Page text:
TRAVEL TEAMS: Let’s take a look at AAU Basketball

Over the years, AAU basketball has quietly built itself into THE showcase for all aspiring hoopsters. It’s rare to find any town in America where there isn’t an AAU program.

Of course, AAU is just like any travel team, and with it, it has lots of pros and cons ingrained in it. Over the years, I have heard (and have seen) coaches in AAU who aren’t well trained, tryouts that aren’t well organized, and playing time doled out according to cronyism (e.g. friends of the head coach). If you want your son or daughter try out, you  have to pay a fee. And then if they do make a team, there’s a major fee for that. And don’t forget, you pay for the travel, not the team.

Now, to be sure, these troubling incidents are not just confined to AAU ball. They happen in just about every travel team you can find. But for some reason – perhaps because it carries the prestigious label of the American Athletic Union – AAU ball seems to escape a lot of the scrutiny.

I read the other day where Kobe Bryant, who grew up playing basketball in Italy until he was 14, said that he was grateful that he didn’t become entrapped by AAU ball here in the US. Why? Because he felt that playing in Europe, he was more exposed to the fundamentals of the game, learning how to play defense, how to pass, how to play position, and so on. His sense is that American kids in AAU are much more focused on individual stats and accomplishments in order to attract the attention of college coaches.

Even Charles Barkley has issues with AAU. He commented that people tell me this kid is a rising star, that he can really run and jump. I tell them that sounds like a deer. Lots of deer can run and jump, but that doesn’t mean I’d put them in the starting line-up.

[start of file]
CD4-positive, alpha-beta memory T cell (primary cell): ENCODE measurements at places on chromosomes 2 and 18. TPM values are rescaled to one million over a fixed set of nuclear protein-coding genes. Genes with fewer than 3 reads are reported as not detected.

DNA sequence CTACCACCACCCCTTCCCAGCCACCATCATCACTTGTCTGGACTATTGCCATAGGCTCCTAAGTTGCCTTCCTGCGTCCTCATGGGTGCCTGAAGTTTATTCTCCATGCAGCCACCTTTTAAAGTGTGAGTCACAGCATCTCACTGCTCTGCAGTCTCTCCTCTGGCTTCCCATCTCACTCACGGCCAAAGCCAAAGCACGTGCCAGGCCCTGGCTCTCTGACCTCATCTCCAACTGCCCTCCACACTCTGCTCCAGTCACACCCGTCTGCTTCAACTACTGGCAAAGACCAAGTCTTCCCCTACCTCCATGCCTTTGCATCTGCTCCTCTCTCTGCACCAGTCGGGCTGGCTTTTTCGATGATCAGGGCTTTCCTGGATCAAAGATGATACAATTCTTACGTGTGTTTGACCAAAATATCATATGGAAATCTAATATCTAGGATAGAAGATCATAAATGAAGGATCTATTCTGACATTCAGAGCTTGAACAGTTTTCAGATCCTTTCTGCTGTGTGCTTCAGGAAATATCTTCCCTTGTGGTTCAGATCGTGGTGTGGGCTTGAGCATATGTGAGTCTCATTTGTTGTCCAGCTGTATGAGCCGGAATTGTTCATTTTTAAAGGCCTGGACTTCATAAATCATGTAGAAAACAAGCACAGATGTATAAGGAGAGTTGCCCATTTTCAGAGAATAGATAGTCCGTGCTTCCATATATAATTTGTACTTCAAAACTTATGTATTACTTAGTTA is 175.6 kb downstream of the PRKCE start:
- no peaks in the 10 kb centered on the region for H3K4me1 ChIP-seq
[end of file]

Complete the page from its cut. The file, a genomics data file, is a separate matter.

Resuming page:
All these points are well-taken. And when I interviewed Rob Weingard this AM, who is the creative force behind a new movie called THREE TEAMS which focuses on three youth basketball teams from Long Island, Rob pointed out that the odds of any kid playing AAU ball to get a college scholarship are indeed staggering. In 2012, Weingard pointed out, that out of the thousands of highly talented boy basketball players in Nassau and Suffolk County, most of whom played AAU ball, only one youngster received a scholarship for basketball. And that was to Longwood College.

Bottom line? As with any travel program, always try to maintain a healthy perspective on what you and your child are signing up for.

 

 

  • Glenn Stanis

    In his book, Bobby Knight said that he used to hate when he heard that one of his prospects played AAU ball. To him, it simply meant that he was going to have to break alot of bad habits and teach the kid the fundamentals of the game.

    Locally, I know of some AAU teams that were formed by parents simply because their kid didn’t make an already established team. What is that telling you?